Natural features support urban areas’ adaptation to climate change

A new project involving the UK Centre for Ecology & Hydrology (UKCEH) will support Britain’s towns and cities as they adapt to the impacts of climate change.

 

The initiative will bring together experts in a range of disciplines and aims to ‘reclaim forgotten cities’, focusing on areas with severe deprivation or those that have not traditionally received investment for research and innovation.

Urban green space, London Mitre Square in London is seen as a good example of a new urban green space. The multi-functional area was co-designed with the local community. Photo: Roschue via Wikimedia Commons

The RECLAIM network will share lessons from UK cities that have found innovative ways to include trees, other plants and water features in their urban infrastructure, as well as funding a series of small projects to better understand how urban ‘green’ and ‘blue’ spaces can reduce the effects of flooding, heat stress and air pollution. It will be a 'one-stop-shop’ for communities to find the information and advice they need to install natural features in their local areas. 

Professor Laurence Jones of UKCEH, a co-investigator of the project, says: “RECLAIM will investigate the effectiveness of retrofitting solutions such as green roofs, green walls and façades, vegetated tracks and rooftop rainwater harvesting to make cities resistant to hazards caused by climate change.”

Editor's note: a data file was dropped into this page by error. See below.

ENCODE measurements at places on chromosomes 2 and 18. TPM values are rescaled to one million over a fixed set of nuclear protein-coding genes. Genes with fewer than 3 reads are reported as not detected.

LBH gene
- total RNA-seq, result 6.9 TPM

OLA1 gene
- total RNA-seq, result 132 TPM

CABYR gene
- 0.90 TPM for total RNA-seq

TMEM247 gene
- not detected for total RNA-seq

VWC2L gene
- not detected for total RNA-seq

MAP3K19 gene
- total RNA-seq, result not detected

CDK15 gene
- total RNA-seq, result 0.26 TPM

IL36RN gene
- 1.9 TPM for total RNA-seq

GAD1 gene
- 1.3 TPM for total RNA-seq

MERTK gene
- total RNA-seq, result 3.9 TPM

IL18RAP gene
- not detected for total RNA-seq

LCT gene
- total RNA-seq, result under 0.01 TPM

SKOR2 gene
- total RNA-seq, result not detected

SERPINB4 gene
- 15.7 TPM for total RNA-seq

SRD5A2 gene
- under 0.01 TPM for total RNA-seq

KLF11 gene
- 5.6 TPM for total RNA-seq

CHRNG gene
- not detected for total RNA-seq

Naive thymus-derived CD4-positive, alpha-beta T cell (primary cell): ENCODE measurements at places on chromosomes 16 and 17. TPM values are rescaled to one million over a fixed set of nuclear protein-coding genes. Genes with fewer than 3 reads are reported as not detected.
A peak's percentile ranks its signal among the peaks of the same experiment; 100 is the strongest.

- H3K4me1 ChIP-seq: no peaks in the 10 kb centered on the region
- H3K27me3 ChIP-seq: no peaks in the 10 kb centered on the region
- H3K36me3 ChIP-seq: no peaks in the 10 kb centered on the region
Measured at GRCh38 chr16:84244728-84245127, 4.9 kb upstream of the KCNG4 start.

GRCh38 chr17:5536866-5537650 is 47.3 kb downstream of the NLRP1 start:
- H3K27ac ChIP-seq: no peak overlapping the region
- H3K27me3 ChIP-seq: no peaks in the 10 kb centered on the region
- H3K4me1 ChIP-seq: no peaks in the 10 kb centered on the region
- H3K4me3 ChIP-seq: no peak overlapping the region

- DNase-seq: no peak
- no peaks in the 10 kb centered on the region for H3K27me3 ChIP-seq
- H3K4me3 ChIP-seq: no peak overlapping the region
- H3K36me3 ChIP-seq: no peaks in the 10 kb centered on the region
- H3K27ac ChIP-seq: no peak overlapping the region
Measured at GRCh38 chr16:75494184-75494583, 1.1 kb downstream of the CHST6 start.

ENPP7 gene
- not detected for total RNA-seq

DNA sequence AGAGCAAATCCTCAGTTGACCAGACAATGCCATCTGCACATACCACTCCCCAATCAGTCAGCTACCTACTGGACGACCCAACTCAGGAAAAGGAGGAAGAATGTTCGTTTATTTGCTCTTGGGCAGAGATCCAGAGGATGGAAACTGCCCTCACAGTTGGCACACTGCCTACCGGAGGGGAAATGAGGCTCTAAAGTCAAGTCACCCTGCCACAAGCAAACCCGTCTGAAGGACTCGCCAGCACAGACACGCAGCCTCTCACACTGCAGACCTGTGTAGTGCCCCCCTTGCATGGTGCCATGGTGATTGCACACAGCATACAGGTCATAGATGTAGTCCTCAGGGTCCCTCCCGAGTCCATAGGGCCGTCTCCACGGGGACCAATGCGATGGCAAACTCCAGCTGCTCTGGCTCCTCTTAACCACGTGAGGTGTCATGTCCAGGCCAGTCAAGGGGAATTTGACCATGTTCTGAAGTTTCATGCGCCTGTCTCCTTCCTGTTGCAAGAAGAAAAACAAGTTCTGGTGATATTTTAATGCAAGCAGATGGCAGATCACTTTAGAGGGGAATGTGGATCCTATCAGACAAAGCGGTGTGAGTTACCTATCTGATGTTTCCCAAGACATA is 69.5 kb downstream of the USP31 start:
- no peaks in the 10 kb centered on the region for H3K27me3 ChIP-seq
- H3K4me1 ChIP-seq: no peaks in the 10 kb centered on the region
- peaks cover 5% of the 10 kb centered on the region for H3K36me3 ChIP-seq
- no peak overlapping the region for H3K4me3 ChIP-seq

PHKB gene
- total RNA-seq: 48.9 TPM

The RECLAIM network has been awarded £1.2 million from the Engineering and Physical Sciences Research Council (EPSRC), part of UK Research and Innovation. 

Led by the University of Surrey, with UKCEH and the Universities of BathBangor and Warwick, it already has more than 40 academic, non-academic and industrial partners, including researchers, artists, businesses, local authorities and policymakers. The network will promote the sharing of skills, and put towns and cities in touch with others who have similar experiences. 

Professor Prashant Kumar of the University of Surrey, Principal Investigator of RECLAIM, says: "People living in deprived areas tend to suffer the most from air pollution and summer heatwaves and don't always have access to safe green areas near their homes. These cities want to create nature-based solutions like green roofs but don't know where to start.”

Further information

UK Research and Innovation is investing £3.6 million in three networks to improve economic and social wellbeing in Britain and create more sustainable, resilient, communities. The initiative will support key UK Government strategies, including achieving net zero carbon emissions and the Levelling Up Agenda, which will shift focus and resources to Britain’s ‘forgotten communities’ throughout this decade.

https://www.ceh.ac.uk/natural-features-will-support-urban-areas-adaptation-climate-change